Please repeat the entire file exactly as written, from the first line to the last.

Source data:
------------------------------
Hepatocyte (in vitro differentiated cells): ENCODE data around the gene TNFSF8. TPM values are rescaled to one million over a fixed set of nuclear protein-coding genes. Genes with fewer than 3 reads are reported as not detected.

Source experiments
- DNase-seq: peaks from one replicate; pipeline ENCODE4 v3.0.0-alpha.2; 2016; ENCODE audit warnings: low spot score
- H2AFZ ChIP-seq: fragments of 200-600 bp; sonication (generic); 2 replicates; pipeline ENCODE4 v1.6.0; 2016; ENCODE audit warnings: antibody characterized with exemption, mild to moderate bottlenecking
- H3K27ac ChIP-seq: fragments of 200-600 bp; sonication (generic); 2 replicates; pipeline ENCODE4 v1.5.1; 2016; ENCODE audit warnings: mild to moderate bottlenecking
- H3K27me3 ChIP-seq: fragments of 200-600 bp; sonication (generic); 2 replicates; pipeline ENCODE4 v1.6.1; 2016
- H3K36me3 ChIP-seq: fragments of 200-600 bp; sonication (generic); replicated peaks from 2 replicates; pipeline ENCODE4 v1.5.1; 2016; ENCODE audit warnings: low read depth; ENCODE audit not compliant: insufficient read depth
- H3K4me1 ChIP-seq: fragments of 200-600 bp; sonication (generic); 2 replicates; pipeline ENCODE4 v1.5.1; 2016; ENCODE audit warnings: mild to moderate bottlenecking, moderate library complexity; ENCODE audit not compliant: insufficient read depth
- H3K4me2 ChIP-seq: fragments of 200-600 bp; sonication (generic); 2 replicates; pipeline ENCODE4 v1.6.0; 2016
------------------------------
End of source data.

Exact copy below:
Hepatocyte (in vitro differentiated cells): ENCODE data around the gene TNFSF8. TPM values are rescaled to one million over a fixed set of nuclear protein-coding genes. Genes with fewer than 3 reads are reported as not detected.

Source experiments
- DNase-seq: peaks from one replicate; pipeline ENCODE4 v3.0.0-alpha.2; 2016; ENCODE audit warnings: low spot score
- H2AFZ ChIP-seq: fragments of 200-600 bp; sonication (generic); 2 replicates; pipeline ENCODE4 v1.6.0; 2016; ENCODE audit warnings: antibody characterized with exemption, mild to moderate bottlenecking
- H3K27ac ChIP-seq: fragments of 200-600 bp; sonication (generic); 2 replicates; pipeline ENCODE4 v1.5.1; 2016; ENCODE audit warnings: mild to moderate bottlenecking
- H3K27me3 ChIP-seq: fragments of 200-600 bp; sonication (generic); 2 replicates; pipeline ENCODE4 v1.6.1; 2016
- H3K36me3 ChIP-seq: fragments of 200-600 bp; sonication (generic); replicated peaks from 2 replicates; pipeline ENCODE4 v1.5.1; 2016; ENCODE audit warnings: low read depth; ENCODE audit not compliant: insufficient read depth
- H3K4me1 ChIP-seq: fragments of 200-600 bp; sonication (generic); 2 replicates; pipeline ENCODE4 v1.5.1; 2016; ENCODE audit warnings: mild to moderate bottlenecking, moderate library complexity; ENCODE audit not compliant: insufficient read depth
- H3K4me2 ChIP-seq: fragments of 200-600 bp; sonication (generic); 2 replicates; pipeline ENCODE4 v1.6.0; 2016